The games we played as kids can stick in our minds and hearts. Games historian Professor Melanie Swalwell wants them preserved in more than just our memories.
History doesn’t have to be confined to thick textbooks. Swinburne University of Technology Professor of Digital Media Heritage, Melanie Swalwell, heads up a research project into the history and preservation of digital games developed in Australia from the 1980s and 90s.
Using disk imaging techniques and emulation, our favourite games from the last century are being made playable again. Emulation has always been a tool for hobbyists and retro-gamers preserving their beloved games, and for the gaming industry to help fill its new consoles with known and popular titles. But as games have evolved from cartridges and CD-ROMS to GPU technology, game preservation has become more challenging.
Professor Swalwell’s Digital Heritage Lab at Swinburne has been undertaking research into different techniques for saving games and digital art for future generations. Coming to the end of the second year of a three-year, Australian Research Centre (ARC) funded project, the team are ready for players to take their turn.
1980s and 90s games are coming to Play It Again at ACMI
Join us for a trip down memory lane with Play It Again: Preserving Australia's videogames from the 1990s – a series of events, experiences and exhibition artefacts looking at how we preserve our games culture.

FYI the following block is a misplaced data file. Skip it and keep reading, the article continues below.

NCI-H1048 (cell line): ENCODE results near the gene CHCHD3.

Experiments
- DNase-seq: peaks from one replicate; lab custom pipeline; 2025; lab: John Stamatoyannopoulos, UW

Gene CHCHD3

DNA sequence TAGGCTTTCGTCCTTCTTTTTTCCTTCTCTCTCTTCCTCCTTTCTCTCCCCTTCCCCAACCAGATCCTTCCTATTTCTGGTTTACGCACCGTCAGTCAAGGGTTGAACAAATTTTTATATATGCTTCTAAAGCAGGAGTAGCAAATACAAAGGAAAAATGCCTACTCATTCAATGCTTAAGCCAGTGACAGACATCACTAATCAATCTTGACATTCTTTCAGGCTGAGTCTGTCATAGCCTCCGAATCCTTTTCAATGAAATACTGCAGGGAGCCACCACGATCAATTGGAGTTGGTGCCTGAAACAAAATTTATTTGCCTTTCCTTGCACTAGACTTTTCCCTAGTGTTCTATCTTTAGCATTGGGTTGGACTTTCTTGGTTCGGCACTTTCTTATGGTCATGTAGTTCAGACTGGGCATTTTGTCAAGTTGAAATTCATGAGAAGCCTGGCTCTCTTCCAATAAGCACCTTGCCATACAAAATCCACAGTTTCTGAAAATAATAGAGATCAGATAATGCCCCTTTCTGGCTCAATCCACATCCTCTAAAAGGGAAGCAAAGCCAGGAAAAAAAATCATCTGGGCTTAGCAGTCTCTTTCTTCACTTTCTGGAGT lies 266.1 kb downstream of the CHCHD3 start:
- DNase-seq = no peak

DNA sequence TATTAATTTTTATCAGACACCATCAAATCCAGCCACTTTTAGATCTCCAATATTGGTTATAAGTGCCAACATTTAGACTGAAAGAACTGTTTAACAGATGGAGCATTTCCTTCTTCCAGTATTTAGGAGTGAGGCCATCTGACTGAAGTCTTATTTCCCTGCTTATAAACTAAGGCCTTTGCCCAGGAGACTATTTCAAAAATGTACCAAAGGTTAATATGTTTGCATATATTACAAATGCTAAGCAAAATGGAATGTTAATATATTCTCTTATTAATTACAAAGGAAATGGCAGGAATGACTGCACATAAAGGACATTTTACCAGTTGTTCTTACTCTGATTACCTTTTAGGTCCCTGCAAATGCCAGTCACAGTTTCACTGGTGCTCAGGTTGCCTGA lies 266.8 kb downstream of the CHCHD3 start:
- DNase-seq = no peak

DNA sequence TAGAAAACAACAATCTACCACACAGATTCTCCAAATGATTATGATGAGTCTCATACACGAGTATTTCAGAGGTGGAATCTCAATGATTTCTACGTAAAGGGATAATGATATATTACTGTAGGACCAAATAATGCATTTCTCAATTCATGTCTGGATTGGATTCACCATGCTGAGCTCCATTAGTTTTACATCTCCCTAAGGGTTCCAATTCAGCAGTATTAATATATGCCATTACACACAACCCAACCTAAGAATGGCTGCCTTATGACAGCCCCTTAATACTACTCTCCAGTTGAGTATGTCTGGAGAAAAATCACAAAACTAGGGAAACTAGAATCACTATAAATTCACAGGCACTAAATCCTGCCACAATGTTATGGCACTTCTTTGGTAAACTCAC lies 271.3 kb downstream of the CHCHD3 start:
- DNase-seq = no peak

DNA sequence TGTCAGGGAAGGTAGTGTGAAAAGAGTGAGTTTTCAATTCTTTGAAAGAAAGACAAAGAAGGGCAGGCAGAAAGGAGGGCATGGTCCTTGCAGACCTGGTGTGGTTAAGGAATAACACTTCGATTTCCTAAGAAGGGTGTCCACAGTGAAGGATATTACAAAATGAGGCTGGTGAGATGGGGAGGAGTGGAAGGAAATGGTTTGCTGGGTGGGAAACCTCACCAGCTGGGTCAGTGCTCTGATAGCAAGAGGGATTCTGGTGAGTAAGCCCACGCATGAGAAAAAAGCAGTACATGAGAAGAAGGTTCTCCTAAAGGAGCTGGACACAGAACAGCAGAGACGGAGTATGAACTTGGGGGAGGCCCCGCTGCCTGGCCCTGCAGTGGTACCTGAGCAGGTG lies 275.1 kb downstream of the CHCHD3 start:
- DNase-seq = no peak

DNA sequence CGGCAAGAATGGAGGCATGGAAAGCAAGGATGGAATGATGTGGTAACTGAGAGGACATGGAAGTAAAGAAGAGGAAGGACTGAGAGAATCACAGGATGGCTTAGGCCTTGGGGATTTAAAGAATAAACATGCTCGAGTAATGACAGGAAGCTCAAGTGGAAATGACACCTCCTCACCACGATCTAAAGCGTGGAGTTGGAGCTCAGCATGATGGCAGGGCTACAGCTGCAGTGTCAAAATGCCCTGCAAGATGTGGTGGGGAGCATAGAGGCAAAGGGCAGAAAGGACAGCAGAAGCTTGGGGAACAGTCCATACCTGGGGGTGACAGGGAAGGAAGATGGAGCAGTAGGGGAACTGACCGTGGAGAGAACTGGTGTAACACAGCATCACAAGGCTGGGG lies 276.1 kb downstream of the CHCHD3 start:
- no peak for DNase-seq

From 16-19 February 2022, Play It Again featured an online conference, together with a curated selection of playable games and a series of public events at ACMI in Fed Square, Melbourne. These events are outcomes of an ARC-funded, collaborative project between Swinburne University of Technology, RMIT, ACMI and AARNET.
Visitors to The Story of the Moving Image exhibition at ACMI will be able to explore curated key artefacts from the period and discover how the 1990s was an important era in Australian game development, with technological innovations such as Full-Motion-Video and motion capture helping to shape a new generation of games. Visitors can also try their hand at six Australian-made games from the 1990s – as well as a range of games from ACMI’s collection – exhibited via emulation.
Alongside the games, researchers from the Play It Again team have also launched the ‘Popular Memory Archive’ – a website brimming with information about locally made games, designed to collect memories from the public about the games and gaming practices they enjoyed in the 80s and 90s.
For more info on Play It Again, including the games collection, visit the ACMI website.